Pregnancy after augmentation cystoplasty with artificial sphincter (among women with neural tube defects or bladder exstrophy) has been described in the literature. In a case series of 13 such women, 11 had spontaneous vaginal deliveries and 2 underwent cesarean delivery. Only 1 of the 13 patients had postpartum urinary incontinence, and this was transient. The authors suggest that, because cesarean delivery increases the risk of iatrogenic injury to the reconstructed bladder in these women and because vaginal delivery does not seem to compromise postpartum continence in women with artificial urethral sphincter, vaginal delivery might be preferred (unless there are obstetric indications for cesarean delivery).23
Safety Concerns During Pregnancy in Women Who Have Undergone Surgery for SUI
A 2012 systematic review concluded that there is likely minimal risk to women during pregnancies after anti-incontinence surgery, but the heterogeneity of the data reviewed prevented meta-analysis.24 However, adverse events have been reported in this setting. A case report from 2001 describes voiding dysfunction at 18 weeks gestation with complete urinary retention at 25 weeks in a 26-year-old woman who had undergone 2 prior anti-incontinence procedures (a needle suspension followed by a bone anchor pubovaginal sling using a bovine collagen injected woven polyester mesh).25 A more recent case report describes a 35-year-old woman who developed voiding dysfunction and overflow incontinence at 17 weeks of gestation, 2 years after a transobturator MUS. She ultimately required sling lysis during the second trimester and unfortunately developed recurrent SUI during her pregnancy; this persisted 1 year postpartum.26
Mode of Delivery for Women Who Have Undergone Surgery for SUI
Literature guiding decisions about route of delivery in pregnancies after anti-incontinence surgery is equivocal and includes case reports, case series, and surveys of health care providers. A few studies have compared continence by route of delivery after MUS procedures. These case series8,27–29 suggest no difference in the rate of recurrent SUI between women who underwent cesarean versus vaginal delivery.27 Unfortunately, given the small number of cases reported and the absence of any randomized trials, it is impossible to draw any firm conclusions about whether recurrent SUI differs by route of delivery. On this basis, several authors concur that the mode of delivery for women who have undergone surgery for SUI should be decided on a case-by-case basis but that vaginal delivery is a reasonable choice.30–32
Effect of Pregnancy and Delivery in Patients Who Have Had Sacral Neuromodulation
Because the effects of electrical stimulation during pregnancy are unknown, both the device manufacturer (Medtronic, Minneapolis, MN) and the International Urogynecologic Association recommend turning off the device when planning pregnancy or during pregnancy.33,34 However, a survey of sacral neuromodulation (SNM) in pregnant women showed that only two thirds of pregnant women switched off the device.35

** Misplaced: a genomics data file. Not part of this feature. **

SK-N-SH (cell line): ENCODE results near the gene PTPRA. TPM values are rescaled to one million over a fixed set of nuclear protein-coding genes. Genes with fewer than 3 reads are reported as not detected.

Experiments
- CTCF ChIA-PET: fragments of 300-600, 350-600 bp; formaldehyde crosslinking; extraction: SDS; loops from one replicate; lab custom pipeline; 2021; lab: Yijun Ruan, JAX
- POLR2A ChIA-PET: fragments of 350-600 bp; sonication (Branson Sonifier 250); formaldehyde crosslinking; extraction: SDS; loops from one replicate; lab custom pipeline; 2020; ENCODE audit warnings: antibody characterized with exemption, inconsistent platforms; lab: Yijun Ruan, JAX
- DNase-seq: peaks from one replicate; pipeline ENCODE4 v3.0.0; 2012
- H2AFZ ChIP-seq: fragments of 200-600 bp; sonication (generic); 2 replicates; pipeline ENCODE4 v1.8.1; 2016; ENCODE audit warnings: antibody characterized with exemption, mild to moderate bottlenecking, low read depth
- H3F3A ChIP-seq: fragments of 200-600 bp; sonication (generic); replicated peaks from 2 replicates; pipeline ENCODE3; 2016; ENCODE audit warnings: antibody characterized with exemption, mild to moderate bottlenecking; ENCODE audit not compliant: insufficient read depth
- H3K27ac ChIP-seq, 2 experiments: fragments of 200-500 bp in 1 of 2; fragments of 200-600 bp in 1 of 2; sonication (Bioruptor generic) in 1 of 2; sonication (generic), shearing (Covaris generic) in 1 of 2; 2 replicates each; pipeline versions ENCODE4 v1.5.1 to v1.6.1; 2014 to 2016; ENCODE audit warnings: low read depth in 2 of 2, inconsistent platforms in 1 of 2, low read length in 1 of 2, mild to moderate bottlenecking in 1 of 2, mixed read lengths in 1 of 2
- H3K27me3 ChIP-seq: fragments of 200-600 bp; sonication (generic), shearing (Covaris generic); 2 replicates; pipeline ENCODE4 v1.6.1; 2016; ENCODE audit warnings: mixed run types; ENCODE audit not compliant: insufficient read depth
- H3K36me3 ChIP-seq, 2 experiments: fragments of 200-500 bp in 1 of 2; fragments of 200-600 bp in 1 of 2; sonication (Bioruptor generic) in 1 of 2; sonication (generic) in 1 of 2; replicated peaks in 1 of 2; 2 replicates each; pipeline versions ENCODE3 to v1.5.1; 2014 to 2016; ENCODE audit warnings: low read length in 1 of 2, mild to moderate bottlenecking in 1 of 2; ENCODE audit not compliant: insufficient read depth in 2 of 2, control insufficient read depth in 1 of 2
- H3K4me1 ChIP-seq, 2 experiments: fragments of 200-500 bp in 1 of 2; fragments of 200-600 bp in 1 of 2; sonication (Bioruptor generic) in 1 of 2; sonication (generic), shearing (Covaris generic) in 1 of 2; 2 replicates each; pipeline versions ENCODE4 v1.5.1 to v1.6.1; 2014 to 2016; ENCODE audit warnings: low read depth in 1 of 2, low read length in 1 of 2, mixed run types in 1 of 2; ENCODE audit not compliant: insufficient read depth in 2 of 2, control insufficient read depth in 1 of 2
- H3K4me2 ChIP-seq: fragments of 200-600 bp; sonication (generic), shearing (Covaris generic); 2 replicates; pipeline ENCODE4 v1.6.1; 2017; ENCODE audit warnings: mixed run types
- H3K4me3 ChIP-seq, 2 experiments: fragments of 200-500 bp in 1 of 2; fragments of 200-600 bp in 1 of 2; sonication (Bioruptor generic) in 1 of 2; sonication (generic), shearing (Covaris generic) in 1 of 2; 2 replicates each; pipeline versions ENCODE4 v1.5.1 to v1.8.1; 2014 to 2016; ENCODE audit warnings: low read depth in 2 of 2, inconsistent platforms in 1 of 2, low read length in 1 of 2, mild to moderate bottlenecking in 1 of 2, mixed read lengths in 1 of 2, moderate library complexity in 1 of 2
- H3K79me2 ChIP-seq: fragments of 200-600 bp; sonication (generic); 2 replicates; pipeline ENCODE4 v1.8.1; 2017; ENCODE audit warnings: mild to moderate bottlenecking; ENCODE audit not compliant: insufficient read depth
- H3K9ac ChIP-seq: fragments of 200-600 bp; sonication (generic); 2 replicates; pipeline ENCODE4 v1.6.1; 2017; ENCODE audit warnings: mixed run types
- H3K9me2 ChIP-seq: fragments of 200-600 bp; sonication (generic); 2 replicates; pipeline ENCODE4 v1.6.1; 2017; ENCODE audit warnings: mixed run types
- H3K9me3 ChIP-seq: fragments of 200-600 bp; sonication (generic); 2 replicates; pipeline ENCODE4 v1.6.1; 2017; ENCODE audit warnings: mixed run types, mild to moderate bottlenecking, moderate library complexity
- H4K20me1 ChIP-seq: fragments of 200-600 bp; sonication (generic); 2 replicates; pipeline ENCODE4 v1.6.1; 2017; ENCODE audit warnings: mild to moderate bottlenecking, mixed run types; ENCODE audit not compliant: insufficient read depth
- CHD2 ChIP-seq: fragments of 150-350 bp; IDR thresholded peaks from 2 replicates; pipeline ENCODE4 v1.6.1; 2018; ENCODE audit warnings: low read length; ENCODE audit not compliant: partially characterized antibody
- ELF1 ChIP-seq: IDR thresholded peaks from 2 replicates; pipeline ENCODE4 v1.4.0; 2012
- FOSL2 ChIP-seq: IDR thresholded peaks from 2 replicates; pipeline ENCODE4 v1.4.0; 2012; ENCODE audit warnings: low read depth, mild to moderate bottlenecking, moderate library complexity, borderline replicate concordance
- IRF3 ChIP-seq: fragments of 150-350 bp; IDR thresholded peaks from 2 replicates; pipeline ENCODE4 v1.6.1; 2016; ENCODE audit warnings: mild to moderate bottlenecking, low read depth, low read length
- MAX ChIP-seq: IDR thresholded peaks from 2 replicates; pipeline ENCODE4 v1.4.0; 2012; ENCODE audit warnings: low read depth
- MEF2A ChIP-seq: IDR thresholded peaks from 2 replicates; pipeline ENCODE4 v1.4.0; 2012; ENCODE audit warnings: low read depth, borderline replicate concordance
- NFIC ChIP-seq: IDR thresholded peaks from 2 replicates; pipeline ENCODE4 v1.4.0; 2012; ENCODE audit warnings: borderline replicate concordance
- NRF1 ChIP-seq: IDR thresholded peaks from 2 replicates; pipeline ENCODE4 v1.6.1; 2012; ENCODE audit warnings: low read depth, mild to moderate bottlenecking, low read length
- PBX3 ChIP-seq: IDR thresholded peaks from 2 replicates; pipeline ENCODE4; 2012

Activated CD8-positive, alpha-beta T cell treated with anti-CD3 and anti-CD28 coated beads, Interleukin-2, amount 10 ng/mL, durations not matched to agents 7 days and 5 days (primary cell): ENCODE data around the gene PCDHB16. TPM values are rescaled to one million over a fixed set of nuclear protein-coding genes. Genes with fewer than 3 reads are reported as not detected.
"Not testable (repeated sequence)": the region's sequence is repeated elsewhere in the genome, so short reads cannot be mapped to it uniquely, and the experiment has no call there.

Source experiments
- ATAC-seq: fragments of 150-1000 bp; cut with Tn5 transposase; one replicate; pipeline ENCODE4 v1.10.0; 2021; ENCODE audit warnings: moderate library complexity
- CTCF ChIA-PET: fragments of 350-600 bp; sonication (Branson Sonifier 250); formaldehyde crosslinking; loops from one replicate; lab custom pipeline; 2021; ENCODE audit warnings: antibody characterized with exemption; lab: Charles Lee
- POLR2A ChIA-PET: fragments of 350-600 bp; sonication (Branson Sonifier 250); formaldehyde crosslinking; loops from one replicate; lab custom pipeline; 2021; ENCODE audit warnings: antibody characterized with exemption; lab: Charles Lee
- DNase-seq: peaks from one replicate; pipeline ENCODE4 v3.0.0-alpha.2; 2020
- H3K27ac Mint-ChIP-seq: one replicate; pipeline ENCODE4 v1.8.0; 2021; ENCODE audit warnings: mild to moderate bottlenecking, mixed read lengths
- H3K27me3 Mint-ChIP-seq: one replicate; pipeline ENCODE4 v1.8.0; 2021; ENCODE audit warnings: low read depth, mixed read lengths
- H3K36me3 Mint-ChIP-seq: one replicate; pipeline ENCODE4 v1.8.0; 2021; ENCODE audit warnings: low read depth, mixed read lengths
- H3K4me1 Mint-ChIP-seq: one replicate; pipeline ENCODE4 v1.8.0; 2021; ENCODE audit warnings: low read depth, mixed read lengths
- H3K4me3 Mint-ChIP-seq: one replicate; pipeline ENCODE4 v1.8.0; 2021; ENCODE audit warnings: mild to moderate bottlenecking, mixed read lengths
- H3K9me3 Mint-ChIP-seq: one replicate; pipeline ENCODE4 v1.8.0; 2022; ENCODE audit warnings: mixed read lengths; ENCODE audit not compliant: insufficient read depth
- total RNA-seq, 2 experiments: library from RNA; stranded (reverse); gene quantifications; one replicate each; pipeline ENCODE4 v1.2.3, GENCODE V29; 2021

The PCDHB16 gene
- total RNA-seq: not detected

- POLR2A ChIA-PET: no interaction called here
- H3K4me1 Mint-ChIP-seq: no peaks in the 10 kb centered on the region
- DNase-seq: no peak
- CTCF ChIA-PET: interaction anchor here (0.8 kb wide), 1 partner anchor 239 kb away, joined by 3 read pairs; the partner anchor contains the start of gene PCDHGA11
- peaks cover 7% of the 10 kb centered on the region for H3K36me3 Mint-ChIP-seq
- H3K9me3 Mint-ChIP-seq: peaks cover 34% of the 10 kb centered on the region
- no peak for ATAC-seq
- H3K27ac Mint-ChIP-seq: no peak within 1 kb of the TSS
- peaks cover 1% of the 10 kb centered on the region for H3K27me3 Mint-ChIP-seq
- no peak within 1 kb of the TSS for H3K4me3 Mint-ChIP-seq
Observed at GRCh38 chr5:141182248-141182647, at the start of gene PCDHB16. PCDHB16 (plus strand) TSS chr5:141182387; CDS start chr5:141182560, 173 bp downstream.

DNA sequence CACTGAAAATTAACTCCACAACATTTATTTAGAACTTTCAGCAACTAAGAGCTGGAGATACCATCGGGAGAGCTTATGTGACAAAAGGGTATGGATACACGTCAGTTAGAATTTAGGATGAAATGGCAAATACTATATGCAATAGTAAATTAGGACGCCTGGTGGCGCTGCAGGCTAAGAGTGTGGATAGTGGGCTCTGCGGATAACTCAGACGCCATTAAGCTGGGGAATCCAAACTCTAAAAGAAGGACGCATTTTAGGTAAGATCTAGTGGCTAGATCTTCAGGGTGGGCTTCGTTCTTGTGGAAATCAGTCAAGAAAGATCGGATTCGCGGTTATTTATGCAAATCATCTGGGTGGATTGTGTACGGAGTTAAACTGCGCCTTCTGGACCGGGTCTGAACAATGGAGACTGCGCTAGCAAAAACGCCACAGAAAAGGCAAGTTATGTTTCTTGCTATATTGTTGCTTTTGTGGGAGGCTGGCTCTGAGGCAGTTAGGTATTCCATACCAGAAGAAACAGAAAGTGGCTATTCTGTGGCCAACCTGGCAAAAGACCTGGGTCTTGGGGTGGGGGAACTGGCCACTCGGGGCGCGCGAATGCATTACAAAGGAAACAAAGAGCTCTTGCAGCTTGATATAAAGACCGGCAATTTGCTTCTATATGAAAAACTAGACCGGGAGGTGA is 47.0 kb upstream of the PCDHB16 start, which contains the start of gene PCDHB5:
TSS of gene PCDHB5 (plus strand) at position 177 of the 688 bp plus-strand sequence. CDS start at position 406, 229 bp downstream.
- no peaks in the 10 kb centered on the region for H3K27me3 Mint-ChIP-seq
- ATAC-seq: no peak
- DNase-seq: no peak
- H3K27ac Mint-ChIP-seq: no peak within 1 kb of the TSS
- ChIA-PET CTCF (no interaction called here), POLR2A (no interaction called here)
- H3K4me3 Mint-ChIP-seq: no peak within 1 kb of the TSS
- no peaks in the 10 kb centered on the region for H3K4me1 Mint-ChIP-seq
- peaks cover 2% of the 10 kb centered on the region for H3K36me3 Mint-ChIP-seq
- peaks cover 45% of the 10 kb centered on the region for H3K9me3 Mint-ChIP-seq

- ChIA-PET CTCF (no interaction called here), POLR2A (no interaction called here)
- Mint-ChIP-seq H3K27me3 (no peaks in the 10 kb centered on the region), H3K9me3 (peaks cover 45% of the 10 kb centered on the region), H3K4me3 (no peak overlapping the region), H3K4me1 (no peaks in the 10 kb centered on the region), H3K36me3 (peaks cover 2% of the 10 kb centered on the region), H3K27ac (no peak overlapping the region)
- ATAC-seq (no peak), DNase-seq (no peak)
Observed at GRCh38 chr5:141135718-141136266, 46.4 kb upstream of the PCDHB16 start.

Three case series and 6 case reports have addressed the efficacy of neuromodulation and the need for device revision or replacement after childbirth.36–44 A recent systematic review described 25 pregnancies after SNM. The SNM device was inactivated during pregnancy among 17 of these pregnancies. Fifteen of these 17 women had worsened symptoms during pregnancy. All patients who kept the device on had stable symptoms during pregnancy. Similarly, a cases series of 27 women reported bothersome urinary symptoms during pregnancy among 26 whose SNM device was inactivated before or during the first trimester.39
Safety Concerns and Other Considerations During Pregnancy in Women Treated With SNM
Animal studies suggest that electrical stimulation of the sacral nerves is safe in pregnant rats, with no fetal anomalies or pregnancy losses noted.45 Sacral nerve stimulation in nonpregnant women showed that SNM had an inhibitory effect on uterine activity. However, the effect on the pregnant uterus is unknown.46
Of 52 pregnancies after SNM reported in the literature, only 2 fetal complications have been reported,39,47 both in the same patient. She had intractable bladder pain and choose to keep her implantable pulse generator (IPG) on during both pregnancies. Her first baby developed a chronic motor tic at age of 2 years, and her second child had a pilonidal cyst. It is not clear if these diagnoses were related to the SNM. Another patient who kept the device’s IPG on during pregnancy did not have any adverse effects during pregnancy or delivery.40
Preterm deliveries have been documented in 8 of 52 pregnancies in patients with SNM. However, in all patients, the SNM device had been turned off before or during the first trimester.39,47
Mode of Delivery After SNM
Device malfunction has been reported after vaginal and cesarean delivery.47 A displaced and broken IPG lead also has been reported after a vacuum-assisted vaginal delivery.42 Similarly, a case series of 20 deliveries found that in 4 women in whom the device was reactivated postpartum, there was a reduction in the efficacy of the system.39 Two of the deliveries were vaginal, and 2 were cesarean deliveries. The decreased efficacy was linked to lead displacement in 2 women, but no cause was found in the other women. Neuraxial anesthesia does not appear to cause lead migration.36
Pregnancy and Childbirth After Pelvic Organ Prolapse Surgery
Leaving the uterus in situ in women of reproductive age may result in pregnancy, either accidental or planned. Therefore, women with prior hysteropexy may seek advice from their women’s health provider either before or after becoming pregnant.
Efficacy of Pelvic Organ Prolapse Surgery After Subsequent Pregnancy and Delivery